“He did everything for us except drive the bus to the stadium,” Dan Dierdorf said of Metcalf in a 2018 interview on KFNS radio.

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Big Red Legends: Jackie Smith

(Editor’s Note: This is a reprint of a story written by Howard Balzer on August 3, 1994 about Jackie Smith’s induction into the Pro Football Hall of Fame)

MAKING A HALL by Howard Balzer

Canton, Ohio—Friends, fans and family.

On another sun-splashed Saturday in the city where professional football was born, a new class of the game’s greats was enshrined in the Pro Football Hall of Fame.

Friends, fans and families came from far and wide to honor them and show their love. Emotions were high as even the most stone-faced among them broke down. No matter what was said beforehand, the new Hall of Famers become overwhelmed by the moment, by the hospitality of the volunteers, by the fans lined deep on the sidewalks waving during the parade Saturday morning.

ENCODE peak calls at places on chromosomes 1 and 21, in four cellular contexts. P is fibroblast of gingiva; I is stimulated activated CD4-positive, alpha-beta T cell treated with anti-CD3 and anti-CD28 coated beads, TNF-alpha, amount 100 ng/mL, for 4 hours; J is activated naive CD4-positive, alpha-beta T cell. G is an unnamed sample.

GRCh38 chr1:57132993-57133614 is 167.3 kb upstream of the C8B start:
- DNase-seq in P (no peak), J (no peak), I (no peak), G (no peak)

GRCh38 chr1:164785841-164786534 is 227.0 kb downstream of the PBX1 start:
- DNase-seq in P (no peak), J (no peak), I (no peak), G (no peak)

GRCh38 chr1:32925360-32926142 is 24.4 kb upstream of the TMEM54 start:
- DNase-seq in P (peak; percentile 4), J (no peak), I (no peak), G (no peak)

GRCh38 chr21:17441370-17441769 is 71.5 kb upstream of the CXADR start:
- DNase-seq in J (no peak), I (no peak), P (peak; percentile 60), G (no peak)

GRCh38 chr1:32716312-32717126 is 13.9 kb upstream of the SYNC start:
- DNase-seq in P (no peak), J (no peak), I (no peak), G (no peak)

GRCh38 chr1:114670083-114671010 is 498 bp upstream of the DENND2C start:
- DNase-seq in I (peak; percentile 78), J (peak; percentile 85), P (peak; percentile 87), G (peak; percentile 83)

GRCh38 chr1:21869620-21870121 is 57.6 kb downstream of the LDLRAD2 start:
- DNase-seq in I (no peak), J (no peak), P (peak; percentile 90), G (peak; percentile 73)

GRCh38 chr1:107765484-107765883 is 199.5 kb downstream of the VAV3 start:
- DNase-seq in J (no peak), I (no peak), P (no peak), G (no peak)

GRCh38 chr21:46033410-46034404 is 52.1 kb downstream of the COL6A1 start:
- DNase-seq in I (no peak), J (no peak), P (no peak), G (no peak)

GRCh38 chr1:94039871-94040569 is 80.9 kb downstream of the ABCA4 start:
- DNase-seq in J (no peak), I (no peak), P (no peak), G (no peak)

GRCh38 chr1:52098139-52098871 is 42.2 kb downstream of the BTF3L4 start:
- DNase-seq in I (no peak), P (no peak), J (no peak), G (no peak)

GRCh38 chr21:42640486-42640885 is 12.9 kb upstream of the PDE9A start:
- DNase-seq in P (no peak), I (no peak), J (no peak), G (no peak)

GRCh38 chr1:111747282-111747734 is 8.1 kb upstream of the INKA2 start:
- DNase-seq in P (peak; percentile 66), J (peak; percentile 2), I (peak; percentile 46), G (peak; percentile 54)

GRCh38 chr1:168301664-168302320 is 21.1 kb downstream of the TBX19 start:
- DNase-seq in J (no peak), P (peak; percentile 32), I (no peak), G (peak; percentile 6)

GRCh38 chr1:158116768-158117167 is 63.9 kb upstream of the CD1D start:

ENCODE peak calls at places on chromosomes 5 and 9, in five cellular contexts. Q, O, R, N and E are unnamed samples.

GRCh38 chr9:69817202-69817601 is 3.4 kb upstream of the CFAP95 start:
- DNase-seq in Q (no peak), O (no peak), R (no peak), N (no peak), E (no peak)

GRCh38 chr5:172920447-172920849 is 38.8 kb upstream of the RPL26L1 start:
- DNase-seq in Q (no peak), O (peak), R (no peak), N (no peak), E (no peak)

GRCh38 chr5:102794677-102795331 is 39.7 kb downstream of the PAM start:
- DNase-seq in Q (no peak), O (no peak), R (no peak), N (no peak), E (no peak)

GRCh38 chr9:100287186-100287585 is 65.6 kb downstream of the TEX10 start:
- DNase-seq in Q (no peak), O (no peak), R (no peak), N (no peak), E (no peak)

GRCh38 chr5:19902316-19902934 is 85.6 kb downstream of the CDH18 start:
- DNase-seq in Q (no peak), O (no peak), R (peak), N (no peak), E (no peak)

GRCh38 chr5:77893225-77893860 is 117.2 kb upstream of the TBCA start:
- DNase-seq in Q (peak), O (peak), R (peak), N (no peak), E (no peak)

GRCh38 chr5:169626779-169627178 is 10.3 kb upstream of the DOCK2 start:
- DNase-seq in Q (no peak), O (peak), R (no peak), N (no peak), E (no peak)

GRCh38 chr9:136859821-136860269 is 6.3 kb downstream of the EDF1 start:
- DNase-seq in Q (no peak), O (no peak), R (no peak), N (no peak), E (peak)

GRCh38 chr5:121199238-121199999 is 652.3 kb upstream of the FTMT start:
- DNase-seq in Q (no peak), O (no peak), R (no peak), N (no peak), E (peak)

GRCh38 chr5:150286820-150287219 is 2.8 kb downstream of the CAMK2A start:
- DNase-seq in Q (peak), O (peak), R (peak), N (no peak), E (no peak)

For Jackie Smith, the weekend was a whirlwind of non-stop action. He seemed to be operating on adrenaline alone, overcome by what is happening, surrounded by friends, fans and family.

Friends: They came from everywhere, including teammates Charley Johnson, Jim Hart, Larry Stallings, Bill Koman, Terry Miller, Steve Jones, Tim Kearney, Kurt Allerman.

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Big Red Legends: Ernie McMillan

Ernie McMillan grew up in Chicago where he lettered in baseball, basketball and football at DuSable High School. He attended the University of Illinois, but didn’t play much his first three years.

“I had wanted to go to Arizona or some other college far away, but my mother didn’t want me to be too far from home,” Ernie said in a Post Dispatch story in 1969.

McMillan was used primarily as a blocking tight end at Illinois and caught only 7 passes in his college career, but the Cards drafted him in the 13th round of the 1961 NFL draft. The 6-foot-6 McMillan reported to camp at 283 pounds and requested to switch to tackle just a few days into practice. The Big Red agreed and it was a move neither would regret.